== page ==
“The client is deploying hundreds of EcoID fingerprint readers across its organization, allowing staff to log into its internal network using BIO-key’s ID Director for Windows authentication software.”
BIO-key continues to enjoy a rising profile in the law enforcement sector, with another national police force opting to use its biometric authentication technology to protect internal assets.
The New Jersey-based fingerprint biometrics specialist hasn’t named its client, but did confirm that it’s the national police force of a South American country. The client is deploying hundreds of EcoID fingerprint readers across its organization, allowing staff to log into its internal network using BIO-key’s ID Director for Windows authentication software.
The news comes after BIO-key’s announcement earlier this year that the Singapore Police Force would use its biometric technology to regulate access to IT assets, and after a more recent deal with an unnamed client in the government defense sector. This all suggests that a growing number of government security and policing organizations are looking to biometric technology to help keep their internal assets secure, and opting for BIO-key solutions to that end.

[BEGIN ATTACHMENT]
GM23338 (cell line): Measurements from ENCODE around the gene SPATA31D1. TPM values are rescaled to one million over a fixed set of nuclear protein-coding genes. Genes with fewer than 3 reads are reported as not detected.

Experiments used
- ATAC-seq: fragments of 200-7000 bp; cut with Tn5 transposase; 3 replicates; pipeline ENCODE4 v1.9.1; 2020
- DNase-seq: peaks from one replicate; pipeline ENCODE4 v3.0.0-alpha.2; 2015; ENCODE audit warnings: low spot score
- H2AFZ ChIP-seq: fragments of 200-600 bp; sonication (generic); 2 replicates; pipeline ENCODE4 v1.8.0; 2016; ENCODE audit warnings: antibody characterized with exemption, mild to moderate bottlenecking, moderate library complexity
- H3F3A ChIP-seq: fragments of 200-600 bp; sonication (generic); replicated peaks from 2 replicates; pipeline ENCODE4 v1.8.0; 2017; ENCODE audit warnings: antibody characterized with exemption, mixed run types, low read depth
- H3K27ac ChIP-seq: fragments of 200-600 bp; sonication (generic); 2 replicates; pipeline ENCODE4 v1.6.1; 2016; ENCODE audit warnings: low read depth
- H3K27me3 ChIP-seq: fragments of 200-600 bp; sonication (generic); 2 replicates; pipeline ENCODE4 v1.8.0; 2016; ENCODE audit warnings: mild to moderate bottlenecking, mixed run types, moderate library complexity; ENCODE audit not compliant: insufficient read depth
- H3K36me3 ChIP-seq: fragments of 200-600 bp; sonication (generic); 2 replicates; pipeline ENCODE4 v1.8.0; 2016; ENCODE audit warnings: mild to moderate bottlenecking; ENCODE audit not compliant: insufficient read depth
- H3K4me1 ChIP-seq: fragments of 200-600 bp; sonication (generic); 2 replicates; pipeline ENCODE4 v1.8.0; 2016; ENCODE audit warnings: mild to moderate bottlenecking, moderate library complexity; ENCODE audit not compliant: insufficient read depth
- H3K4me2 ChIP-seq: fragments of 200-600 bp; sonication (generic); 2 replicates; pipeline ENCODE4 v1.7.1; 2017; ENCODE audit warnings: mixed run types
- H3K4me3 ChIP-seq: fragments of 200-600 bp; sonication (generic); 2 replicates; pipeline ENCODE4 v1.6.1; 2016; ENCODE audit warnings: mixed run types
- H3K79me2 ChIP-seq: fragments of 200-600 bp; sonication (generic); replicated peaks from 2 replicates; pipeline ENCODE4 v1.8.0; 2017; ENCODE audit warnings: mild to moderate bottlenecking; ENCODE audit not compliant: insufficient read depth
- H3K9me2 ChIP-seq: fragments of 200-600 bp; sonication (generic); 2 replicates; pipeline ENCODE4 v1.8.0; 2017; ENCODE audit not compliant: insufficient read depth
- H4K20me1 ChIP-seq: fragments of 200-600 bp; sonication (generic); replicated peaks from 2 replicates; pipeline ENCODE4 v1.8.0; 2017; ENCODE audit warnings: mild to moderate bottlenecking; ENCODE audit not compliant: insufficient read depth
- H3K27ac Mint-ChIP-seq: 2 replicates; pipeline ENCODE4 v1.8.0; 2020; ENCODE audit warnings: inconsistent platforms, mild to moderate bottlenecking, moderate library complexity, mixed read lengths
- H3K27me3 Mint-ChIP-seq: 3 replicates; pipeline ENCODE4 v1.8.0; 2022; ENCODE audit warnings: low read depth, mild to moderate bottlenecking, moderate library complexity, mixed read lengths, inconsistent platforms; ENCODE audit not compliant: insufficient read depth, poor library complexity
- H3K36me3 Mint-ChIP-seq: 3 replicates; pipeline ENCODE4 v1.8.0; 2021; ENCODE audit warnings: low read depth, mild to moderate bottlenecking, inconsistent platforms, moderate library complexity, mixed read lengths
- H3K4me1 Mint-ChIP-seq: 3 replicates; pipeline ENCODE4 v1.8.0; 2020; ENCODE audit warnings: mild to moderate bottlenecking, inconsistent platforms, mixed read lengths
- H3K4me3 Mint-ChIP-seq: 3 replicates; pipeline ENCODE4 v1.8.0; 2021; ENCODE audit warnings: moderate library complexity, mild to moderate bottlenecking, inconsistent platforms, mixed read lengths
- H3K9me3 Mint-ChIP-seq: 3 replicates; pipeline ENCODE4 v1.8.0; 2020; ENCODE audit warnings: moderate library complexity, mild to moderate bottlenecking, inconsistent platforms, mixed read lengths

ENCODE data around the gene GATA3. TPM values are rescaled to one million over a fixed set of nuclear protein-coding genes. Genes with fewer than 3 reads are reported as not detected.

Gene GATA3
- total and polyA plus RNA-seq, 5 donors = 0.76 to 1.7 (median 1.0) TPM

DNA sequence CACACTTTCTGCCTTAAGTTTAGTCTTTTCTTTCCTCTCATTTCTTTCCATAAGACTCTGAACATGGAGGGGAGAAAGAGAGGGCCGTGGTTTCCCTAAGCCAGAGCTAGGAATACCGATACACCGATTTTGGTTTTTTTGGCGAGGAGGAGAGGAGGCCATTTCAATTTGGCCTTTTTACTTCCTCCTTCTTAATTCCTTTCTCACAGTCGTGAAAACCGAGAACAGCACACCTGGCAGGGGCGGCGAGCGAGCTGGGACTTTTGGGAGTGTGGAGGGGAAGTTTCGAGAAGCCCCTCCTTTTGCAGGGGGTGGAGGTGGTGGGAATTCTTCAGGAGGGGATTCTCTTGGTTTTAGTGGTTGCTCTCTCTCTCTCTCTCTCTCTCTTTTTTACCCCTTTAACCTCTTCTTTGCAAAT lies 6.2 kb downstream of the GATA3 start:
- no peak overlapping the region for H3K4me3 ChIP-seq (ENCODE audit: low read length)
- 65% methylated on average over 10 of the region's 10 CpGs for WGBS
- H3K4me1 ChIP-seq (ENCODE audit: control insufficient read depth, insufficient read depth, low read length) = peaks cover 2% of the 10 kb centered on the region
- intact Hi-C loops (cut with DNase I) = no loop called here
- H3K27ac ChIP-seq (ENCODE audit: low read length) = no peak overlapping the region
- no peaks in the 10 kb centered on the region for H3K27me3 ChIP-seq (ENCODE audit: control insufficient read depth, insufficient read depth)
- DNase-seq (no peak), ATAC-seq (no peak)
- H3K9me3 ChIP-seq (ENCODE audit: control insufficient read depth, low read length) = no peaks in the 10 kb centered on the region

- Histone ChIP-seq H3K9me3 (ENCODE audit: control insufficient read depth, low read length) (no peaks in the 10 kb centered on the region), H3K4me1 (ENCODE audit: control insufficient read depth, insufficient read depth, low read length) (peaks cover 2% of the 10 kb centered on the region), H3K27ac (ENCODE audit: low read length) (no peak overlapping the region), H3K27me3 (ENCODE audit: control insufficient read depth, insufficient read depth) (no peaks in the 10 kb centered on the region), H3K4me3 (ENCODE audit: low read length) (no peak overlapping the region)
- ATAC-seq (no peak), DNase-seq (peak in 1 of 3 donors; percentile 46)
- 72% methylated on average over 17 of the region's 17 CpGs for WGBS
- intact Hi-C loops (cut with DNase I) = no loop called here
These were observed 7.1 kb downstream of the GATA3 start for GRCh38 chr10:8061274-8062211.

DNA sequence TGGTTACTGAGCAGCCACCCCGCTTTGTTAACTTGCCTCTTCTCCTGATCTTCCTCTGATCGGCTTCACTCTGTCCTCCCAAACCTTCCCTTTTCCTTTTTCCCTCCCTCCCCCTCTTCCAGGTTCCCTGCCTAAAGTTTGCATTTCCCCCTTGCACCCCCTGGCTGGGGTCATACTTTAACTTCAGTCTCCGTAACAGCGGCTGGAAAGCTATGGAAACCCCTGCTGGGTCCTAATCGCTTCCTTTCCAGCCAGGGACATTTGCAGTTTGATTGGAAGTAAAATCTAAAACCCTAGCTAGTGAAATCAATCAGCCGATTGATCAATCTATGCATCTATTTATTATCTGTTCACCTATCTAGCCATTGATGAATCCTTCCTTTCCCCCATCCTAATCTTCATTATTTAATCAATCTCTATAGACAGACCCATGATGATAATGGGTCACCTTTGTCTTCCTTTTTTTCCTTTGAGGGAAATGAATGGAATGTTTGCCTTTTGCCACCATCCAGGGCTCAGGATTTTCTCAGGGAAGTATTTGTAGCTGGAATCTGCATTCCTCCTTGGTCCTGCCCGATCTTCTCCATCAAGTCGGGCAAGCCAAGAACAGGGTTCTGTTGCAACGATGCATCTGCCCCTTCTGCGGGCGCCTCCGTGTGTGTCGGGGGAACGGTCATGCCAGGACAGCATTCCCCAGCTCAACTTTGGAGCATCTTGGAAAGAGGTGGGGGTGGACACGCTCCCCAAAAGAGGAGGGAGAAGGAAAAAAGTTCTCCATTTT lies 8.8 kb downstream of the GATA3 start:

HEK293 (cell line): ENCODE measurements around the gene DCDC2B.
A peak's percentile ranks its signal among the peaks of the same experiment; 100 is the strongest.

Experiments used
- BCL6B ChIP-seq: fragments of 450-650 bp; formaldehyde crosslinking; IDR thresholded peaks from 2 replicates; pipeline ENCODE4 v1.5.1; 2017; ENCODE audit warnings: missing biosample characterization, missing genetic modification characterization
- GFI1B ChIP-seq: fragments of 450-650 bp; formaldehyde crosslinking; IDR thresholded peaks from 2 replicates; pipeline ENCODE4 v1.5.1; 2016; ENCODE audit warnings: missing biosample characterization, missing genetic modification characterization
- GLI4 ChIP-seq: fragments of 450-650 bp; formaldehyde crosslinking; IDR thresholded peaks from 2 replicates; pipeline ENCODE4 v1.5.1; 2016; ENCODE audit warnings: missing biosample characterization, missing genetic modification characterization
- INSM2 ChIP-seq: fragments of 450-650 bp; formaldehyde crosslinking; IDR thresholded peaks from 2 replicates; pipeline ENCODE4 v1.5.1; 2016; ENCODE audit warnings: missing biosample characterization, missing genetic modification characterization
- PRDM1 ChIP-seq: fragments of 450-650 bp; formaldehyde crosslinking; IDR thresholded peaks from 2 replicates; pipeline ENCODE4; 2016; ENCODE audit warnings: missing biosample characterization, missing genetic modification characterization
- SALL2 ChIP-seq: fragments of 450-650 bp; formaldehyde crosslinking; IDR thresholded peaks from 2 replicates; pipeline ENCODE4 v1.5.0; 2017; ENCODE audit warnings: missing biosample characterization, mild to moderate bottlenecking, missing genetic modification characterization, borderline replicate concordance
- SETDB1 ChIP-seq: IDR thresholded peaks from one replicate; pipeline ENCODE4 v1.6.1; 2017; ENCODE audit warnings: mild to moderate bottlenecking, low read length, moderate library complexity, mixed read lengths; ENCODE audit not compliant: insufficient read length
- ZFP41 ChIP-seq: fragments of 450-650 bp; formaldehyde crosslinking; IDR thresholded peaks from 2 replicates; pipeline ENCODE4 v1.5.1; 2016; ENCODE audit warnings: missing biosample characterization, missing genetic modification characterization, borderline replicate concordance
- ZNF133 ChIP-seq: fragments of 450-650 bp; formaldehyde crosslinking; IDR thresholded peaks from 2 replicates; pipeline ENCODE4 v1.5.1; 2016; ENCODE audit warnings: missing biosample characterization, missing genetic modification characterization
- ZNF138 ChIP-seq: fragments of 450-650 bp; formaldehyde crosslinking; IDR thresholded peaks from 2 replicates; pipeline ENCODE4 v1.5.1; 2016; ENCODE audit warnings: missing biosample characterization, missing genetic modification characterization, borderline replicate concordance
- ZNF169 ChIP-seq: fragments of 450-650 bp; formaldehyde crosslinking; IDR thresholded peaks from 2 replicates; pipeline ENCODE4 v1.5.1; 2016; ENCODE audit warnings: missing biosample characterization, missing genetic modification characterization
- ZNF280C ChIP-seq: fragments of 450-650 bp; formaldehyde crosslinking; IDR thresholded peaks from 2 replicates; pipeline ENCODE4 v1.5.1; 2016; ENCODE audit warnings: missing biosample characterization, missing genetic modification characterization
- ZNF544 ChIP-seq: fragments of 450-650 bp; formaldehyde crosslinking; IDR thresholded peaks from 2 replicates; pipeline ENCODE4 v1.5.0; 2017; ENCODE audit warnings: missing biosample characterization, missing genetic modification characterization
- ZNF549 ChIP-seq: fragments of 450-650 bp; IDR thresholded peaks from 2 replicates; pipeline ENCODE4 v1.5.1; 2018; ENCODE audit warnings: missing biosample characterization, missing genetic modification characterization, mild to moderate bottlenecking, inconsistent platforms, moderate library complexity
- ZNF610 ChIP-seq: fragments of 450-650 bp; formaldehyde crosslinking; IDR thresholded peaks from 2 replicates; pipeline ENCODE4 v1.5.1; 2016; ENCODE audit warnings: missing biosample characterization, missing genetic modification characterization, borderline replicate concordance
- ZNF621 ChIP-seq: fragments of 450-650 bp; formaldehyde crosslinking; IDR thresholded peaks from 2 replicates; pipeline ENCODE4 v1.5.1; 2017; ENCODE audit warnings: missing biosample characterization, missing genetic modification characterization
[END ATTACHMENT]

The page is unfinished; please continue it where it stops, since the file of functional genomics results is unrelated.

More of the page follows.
“We are proud that another respected and innovative national police organization has selected BIO-key’s biometric solutions to secure access to their critical networks and data,” commented BIO-key CEO Mike DePasquale in a statement announcing the latest order. DePasquale added later, “We view this contract as further confirmation of the strength of our technology and proven solutions as well as the growing urgency for organizations of all types to take action to secure their networks and devices.”
The announcement also arrives just a few weeks after BIO-key’s Q2 update for 2019, in which DePasquale highlighted the development of “several new customer dialogues” expected to result in revenues during the second half of the year.
September 10, 2019 – by Alex Perala
Fingerprints are practically synonymous with identity. The unique ridges and whorls on the tips of your finger have been distinguishing one person from another since 1788 when German anatomist Johann Christoph Andreas Mayer discovered that every fingerprint is different.
Biometric fingerprint readers do exactly what their name describes. Using either optical, capacitive, or ultrasound sensor technology, they measure the characteristics of a fingerprint. This can be used to identify an individual by comparing the scanned print to many different templates stored in a database, as is commonly done with criminal background checks, or it can be done on a one-to-one basis in order to authenticate a user. Visit FindBiometrics’ Fingerprint Biometrics page to learn more.